The internet has opened opportunities to anyone that can access it. Some of the most popular posts are tips and hacks to better everyday life. People look to the internet to improve their lives. Want to learn how to retile your bathroom? There are thousands, if not millions, of articles on it. Want to learn how to knit Dr. Seuss underwear? Well, I could not find that, but it might be somewhere deep in the dark web.
These tips on how to live a better life, remodel your bathroom in half the price of normal remodels, or lose 49.2 pounds in just three weeks, often come with success stories. These success stories are all over my Facebook. They are not always associated with a corporation looking to cash in on someone’s luck and someone else’s insecurity. Often, these stories come from well-meaning people who have everyone’s best interest at heart.
The issue with most success stories is their vague and single faceted nature. Sure Aunt Sue lost 45 pounds with her new diet; however, given that I am a completely different person, with different strengths, weaknesses, and genetics, my results will be different from hers. Why would I be motivated by her success?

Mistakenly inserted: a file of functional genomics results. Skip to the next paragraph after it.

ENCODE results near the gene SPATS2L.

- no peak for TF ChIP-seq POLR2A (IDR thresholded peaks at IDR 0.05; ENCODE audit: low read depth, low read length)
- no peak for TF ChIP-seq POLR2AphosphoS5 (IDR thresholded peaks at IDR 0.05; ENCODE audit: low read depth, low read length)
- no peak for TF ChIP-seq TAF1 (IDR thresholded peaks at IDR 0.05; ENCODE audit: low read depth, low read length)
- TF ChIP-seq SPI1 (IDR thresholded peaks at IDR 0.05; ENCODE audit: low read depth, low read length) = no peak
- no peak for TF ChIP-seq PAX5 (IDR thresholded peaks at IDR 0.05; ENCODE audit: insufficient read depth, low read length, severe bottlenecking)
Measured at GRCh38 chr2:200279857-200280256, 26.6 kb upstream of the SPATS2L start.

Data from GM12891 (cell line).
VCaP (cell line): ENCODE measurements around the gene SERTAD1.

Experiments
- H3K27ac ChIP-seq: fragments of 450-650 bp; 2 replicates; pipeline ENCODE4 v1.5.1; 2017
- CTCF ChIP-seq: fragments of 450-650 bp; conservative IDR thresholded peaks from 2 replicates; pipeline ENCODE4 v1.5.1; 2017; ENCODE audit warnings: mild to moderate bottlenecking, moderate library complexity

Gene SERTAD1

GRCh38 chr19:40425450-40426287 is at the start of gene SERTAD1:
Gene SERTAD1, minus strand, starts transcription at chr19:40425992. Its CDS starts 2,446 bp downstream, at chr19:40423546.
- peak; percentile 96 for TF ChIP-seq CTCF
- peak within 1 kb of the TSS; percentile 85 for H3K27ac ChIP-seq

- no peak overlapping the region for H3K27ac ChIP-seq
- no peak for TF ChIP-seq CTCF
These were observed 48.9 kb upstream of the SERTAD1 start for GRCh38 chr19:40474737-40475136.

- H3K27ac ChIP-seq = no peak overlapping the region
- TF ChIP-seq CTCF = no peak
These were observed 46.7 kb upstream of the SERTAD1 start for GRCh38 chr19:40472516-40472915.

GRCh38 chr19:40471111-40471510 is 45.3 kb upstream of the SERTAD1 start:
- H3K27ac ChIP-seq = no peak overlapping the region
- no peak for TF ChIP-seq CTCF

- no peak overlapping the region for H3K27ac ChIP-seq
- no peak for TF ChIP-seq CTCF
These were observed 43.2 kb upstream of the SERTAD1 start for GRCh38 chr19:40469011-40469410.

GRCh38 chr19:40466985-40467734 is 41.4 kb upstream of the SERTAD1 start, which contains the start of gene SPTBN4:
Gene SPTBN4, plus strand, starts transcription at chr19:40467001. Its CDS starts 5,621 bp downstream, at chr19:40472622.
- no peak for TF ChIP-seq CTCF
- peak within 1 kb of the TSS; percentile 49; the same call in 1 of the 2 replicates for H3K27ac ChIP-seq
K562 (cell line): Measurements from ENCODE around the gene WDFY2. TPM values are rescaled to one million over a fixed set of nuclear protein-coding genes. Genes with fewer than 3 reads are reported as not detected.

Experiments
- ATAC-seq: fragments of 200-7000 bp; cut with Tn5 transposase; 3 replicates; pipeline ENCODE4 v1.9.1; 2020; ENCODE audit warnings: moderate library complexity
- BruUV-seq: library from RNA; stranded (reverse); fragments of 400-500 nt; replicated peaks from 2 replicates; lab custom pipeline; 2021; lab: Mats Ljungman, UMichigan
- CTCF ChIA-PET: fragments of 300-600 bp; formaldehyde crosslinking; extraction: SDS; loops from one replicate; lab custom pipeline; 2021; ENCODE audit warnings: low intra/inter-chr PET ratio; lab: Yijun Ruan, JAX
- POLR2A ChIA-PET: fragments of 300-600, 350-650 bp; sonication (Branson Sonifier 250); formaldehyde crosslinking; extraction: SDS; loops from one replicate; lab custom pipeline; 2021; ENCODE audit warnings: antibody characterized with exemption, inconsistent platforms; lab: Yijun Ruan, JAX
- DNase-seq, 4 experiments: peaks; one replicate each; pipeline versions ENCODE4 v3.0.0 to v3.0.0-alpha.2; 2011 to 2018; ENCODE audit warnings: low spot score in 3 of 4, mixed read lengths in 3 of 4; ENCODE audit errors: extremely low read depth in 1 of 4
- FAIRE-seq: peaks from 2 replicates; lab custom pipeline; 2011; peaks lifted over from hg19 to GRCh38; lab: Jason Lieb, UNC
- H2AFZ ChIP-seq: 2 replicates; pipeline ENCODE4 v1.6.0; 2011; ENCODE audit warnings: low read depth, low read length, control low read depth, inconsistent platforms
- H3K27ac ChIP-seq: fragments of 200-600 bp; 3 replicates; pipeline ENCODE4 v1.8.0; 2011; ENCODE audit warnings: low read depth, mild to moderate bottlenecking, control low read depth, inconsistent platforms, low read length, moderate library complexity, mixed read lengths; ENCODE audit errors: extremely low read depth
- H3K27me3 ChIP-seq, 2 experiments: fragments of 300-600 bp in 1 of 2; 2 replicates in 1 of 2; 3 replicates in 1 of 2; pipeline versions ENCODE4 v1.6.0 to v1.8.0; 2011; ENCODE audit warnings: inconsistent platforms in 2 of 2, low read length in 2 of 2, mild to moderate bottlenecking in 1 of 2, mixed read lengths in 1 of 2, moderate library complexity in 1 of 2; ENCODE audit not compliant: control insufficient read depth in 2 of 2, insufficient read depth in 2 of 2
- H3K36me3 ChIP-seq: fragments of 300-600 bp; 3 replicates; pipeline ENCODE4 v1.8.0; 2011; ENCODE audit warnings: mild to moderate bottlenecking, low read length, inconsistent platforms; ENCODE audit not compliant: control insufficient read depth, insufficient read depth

Of course, we all love to hear stories of those who have broken through boundaries that we struggle with. Think about all the blogging success stories that encouraged people to start blogging. The problem is we don’t actually have the whole story.
When I see success stories, epic montages run through my head, who doesn’t love a good rocky training montage? The blogger painstakingly edits their posts. They post consistently despite their life’s other challenges, and suddenly one day their blog goes viral and they make it big. Living the dream, right?
We don’t know.
What we don’t see is the years of struggling before. The help received. The mistakes made. The networking involved. The sacrifices. The Luck. The Luck. The Luck. These aspects rarely make it into the success stories. Few success stories want to tell the full story because it is not as glamorous.
The next time you read a success story. Question what is not being shared. Yes, it often takes hard work and dedication; however, it takes so much more. Often times, it is simply one hard working person being in the right place at the right time. The person could be replaced with tons of other people, and the situation would have been the same.
What does this mean for us dreamers? It means that we should acknowledge success stories. Read the stories, see if you can learn from it. Know that if you do succeed, your story will be nothing like theirs, but always keep a backup plan.
Keep your life jacket on, and keep your fingers crossed.
Image used from Wikimedia Commons